Earlier this morning, we reported a 15% year-over-year increase in diluted earnings per share for the third quarter, earnings per share of $01.23, now that included a $0.02 gain on some divestitures and a $0.01 dilution on the acquisition of TheMarkets.com. Revenue grew by 5.5% in the third quarter, but increased 6.8% if you exclude the divestiture of BusinessWeek. Based on that strong performance in the seasonally most important quarter of the year, we are increasing our guidance for 2010. We now anticipate earnings per share this year in the $2.60 to $2.65 range, and we expect to achieve the high end of that range. The new guidance excludes the one-time gain of $0.02 from divestitures, but does include dilution of $0.02 from acquisitions. There were many contributors to our strong third quarter. We are very pleased to be firing on so many cylinders. This morning, we'll provide the details on how those results were achieved.
Let's begin with the review of the Financial Services segment. The third quarter is normally the slowest each year in the Ratings business, but not this year, when S&P Credit Market Services produced the most revenue in any quarter so far this year. It is also noteworthy that the growth is coming without the benefit of a recovery in the structured finance market and despite a decline in European issuance. Revenue for S&P Credit Market Services in the third quarter increased by 11.1% based on strong performances in domestic markets. Domestic revenue grew about 20.9%. International revenue was up 0.9%. Revenue for S&P Investment Services grew by 6.3%. For Financial Services in the third quarter, revenue grew by 9.5%, including a $7.3 million pretax gain on divestitures. Operating profit increased by 6.6%. The operating margin was 39.2%, and it reflects the pretax gain on the divestitures and increases in incentive compensation, incremental cost for compliance and substantial staff increases overseas, basically and mainly in India and the acquisition of TheMarkets.com. Our revenue growth was driven by increased refinancing activity, the investors search for yield, a robust bank loan market and recovery in the equity market, which benefited S&P Indices.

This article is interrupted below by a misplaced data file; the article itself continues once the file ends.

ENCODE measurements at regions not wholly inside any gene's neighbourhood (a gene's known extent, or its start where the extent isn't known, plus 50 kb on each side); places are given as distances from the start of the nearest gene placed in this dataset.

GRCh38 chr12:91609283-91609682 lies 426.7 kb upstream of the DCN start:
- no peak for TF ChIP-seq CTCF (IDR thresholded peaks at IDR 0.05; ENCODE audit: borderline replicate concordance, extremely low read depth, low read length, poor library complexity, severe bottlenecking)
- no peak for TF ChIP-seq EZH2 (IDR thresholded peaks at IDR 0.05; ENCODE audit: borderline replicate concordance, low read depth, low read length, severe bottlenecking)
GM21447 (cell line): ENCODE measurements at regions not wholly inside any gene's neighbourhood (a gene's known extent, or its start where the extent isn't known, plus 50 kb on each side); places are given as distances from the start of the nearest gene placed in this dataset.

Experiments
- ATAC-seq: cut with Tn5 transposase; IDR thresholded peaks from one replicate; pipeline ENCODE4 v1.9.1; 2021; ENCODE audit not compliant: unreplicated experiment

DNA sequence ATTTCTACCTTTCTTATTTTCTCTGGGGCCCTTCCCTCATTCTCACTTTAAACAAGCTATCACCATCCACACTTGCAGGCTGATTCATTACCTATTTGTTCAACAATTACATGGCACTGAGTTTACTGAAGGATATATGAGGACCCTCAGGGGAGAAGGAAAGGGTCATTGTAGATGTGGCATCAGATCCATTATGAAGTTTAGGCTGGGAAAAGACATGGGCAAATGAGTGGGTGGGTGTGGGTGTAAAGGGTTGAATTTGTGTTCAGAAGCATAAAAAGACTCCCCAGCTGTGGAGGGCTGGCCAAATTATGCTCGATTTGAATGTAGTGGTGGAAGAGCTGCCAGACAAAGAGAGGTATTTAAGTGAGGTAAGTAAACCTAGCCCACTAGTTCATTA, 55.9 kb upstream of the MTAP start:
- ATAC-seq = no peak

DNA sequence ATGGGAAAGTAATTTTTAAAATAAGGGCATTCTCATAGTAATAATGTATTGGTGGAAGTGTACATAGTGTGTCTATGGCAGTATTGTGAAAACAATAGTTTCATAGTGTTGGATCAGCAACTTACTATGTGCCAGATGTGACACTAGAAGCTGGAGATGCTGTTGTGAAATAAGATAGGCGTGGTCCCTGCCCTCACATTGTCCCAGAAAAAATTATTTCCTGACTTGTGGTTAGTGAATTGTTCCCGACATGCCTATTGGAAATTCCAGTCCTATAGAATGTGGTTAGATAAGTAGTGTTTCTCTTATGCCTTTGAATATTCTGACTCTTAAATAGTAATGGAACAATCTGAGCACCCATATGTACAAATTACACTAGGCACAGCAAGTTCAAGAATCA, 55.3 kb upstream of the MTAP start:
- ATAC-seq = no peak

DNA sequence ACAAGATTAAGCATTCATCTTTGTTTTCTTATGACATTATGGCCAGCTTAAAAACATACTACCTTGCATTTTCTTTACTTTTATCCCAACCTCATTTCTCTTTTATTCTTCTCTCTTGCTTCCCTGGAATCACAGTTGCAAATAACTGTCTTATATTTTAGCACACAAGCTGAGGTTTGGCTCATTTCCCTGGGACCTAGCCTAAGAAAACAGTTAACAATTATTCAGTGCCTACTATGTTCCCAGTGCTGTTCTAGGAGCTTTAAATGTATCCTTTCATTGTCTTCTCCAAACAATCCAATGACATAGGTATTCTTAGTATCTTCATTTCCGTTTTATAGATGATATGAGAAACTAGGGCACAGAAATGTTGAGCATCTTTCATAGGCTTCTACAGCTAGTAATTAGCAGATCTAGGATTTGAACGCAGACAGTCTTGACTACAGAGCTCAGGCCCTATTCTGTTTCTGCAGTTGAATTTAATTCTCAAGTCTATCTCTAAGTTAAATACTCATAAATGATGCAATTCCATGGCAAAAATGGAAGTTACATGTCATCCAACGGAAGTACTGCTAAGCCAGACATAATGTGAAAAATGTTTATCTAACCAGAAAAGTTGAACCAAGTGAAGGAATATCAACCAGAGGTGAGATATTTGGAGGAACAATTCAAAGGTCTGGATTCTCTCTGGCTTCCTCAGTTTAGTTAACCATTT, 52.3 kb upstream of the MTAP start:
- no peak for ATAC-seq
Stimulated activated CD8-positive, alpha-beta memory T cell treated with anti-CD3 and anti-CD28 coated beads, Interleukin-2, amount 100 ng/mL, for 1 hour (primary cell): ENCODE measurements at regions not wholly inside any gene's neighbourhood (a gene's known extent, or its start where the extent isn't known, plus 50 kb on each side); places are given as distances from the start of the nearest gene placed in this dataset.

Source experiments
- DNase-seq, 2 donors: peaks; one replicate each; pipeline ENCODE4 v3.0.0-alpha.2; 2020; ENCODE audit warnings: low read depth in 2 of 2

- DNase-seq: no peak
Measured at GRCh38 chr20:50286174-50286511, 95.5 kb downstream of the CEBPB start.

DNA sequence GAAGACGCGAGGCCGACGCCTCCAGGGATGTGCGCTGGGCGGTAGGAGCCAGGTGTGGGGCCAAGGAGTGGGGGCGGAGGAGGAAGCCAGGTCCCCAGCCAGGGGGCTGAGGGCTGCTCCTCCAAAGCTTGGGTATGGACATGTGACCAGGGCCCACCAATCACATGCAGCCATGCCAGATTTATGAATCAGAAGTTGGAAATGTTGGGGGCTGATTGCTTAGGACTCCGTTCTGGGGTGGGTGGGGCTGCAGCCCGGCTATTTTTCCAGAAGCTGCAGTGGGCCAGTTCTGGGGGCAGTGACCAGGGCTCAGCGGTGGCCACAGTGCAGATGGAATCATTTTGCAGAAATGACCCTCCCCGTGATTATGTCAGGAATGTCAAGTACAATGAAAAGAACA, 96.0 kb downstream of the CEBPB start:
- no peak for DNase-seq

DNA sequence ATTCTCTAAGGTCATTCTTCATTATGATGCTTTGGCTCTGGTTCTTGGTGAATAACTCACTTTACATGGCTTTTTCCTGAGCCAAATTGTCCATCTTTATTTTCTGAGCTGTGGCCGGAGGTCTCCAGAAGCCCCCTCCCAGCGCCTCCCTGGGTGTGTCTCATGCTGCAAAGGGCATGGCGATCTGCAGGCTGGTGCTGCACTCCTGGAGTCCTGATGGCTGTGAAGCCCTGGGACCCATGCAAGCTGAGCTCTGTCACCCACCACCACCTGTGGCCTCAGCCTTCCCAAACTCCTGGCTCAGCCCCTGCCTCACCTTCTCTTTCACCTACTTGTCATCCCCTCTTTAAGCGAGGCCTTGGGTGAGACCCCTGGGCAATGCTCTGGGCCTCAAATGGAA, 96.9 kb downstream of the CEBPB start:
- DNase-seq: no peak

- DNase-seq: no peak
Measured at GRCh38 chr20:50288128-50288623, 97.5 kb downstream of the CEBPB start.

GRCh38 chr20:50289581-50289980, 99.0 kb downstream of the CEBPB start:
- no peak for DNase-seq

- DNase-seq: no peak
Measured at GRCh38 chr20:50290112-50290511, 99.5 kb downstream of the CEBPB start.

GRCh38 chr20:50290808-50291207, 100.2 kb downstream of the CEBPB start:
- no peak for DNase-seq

Spreads, the excess interest rate over treasury bonds is a key factor in the level of issuance volume. The composite spread on speculative grade bonds hit a two-year low at the end of April at 553 basis points and then began widening, but spreads began tightening in September and as our table shows, that trend has continued into October. At S&P Credit Market Services, the global high yield new issue market took off in the third quarter. After a slight decline in new issuance in July compared to the same period last year, the global high yield markets started climbing in August, and kept on climbing in September. The global high yield market has already produced more new issued dollar volume in nine months this year than it has in any previous single year. Companies are taking advantage of falling yields to refinance debt and repair the their balance sheets, as this S&P report shows, more than 2/3 of the high yield volume in the United States went for refinancing in the third quarter and for the year-to-date. High-yield issuers are finding a receptive market as investors search for yield at a time when cash is producing anemic returns. And as banks continue to deleverage, investment grade issuers are also stepping up their activity in the bond market to lock in low yields.